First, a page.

An electrifying debut novel from the New York Times bestselling author of Some Girls.
Jillian Lauren’s breathtakingly honest memoir, Some Girls, earned both critical praise and outstanding sales. In Pretty, Lauren delivers on her promise as a “natural storyteller” (Los Angeles Weekly) with a powerful novel about a broken girl looking to be saved..
Bebe Baker is an ex-everything: ex-stripper, ex-Christian, ex–drug addict, ex–pretty girl. It’s been one year since the car accident that killed her boyfriend left her scarred and shaken. Flanked by an eccentric posse of friends, she is serving out a self-imposed sentence at a halfway house while trying to finish cosmetology school. Amid the rampant diagnoses, over-medication, compulsive eating, and acrylic nails of Los Angeles, Bebe looks for something to believe in before something—her past, the dangerously magnetic men in her life, her own bad choices—knocks her off course again.
Jillian Lauren is the author of the New York Times bestselling memoir Some Girls and has an MFA from Antioch University. She lives in Los Angeles with her husband, Weezer bassist Scott Shriner, and their son.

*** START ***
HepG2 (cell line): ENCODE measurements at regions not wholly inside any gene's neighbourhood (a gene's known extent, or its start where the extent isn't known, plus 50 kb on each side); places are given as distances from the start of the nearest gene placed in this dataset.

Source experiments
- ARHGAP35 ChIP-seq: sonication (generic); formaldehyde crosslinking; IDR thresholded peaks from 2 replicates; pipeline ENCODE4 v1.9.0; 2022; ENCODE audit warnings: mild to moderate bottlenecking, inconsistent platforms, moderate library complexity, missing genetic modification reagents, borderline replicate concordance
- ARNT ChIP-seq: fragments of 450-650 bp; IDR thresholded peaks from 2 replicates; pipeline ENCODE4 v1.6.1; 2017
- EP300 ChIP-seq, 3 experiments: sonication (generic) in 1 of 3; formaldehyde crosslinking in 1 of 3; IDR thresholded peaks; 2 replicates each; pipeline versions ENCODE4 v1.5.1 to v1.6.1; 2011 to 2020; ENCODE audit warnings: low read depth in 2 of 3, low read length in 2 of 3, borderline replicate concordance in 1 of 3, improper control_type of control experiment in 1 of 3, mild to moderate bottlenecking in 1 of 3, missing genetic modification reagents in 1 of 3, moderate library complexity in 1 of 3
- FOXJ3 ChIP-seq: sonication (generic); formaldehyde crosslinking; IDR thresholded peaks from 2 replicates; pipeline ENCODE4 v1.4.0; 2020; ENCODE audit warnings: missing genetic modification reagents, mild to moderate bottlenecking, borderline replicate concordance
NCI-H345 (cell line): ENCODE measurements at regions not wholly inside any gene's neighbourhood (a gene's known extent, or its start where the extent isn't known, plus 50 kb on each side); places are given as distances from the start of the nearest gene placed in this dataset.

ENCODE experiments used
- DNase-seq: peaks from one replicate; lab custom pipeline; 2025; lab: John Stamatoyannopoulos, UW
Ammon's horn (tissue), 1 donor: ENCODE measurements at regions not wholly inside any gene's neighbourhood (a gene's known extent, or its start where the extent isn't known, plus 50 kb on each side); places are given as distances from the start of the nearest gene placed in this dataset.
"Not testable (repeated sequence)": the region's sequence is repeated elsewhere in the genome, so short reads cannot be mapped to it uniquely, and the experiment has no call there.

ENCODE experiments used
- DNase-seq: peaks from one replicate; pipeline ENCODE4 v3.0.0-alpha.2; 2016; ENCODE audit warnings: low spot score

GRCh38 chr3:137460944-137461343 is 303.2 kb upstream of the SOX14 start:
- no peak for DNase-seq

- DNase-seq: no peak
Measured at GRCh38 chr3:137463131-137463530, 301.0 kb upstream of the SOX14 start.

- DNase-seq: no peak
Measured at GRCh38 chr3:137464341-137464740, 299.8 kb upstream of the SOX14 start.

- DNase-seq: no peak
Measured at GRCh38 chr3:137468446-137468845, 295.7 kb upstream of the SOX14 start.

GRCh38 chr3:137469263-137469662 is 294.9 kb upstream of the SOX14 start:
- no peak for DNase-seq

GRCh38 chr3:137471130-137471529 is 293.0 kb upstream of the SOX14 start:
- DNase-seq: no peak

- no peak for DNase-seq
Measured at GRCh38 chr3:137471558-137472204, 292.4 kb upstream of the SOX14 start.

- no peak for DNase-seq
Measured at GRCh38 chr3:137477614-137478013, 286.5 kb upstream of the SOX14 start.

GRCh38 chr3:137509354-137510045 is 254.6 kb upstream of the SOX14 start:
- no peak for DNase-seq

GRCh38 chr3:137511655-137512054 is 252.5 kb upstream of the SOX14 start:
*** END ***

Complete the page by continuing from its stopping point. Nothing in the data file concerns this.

©2011 Jillian Lauren (P)2011 Blackstone Audio, Inc.
“Utterly riveting. Jillian Lauren renders the taste and feel of wretched excess—be it sex, drugs, food, or Los Angeles—with a savage veracity and style all her own…Jillian Lauren is the real deal.” (Jerry Stahl, author of Permanent Midnight)
Julia Whelan is brilliant -- brilliant -- in her performance. She brought this book to life with all of her voices. "Pretty" is a wonderful book, and Julia brought out ever inch of the wonder.
I love a book when it makes me want to both smile and cry at the end, and this novel does that. It is a gripping story, dark but alive, and it is beautifully written -- I picked this up after plowing through "Some Girls," and as much as I liked that story, I loved the way this book was written. It is playful and sad, it is dramatic and droll, it finds signs in the clouds and spiders & ponders, ponders, ponders. This book got stuck in my head and I like that, and I ended up replaying the ending three times, which is rare for me. Is this book for everyone? No, but it was for me, and I think it should be required reading for therapists.
This book is very religious and that's fine if that's what you like to read. I just felt it was too much. There's literally moments when the character mantras about Jesus being in everyday objects. "Jesus is in my nails. Jesus is in the stucco." Etc. It's not my cup of tea. I stopped reading when I heard the character talk about how unbaptized people go to hell.
Should be mentioned that the book has religious overtones.
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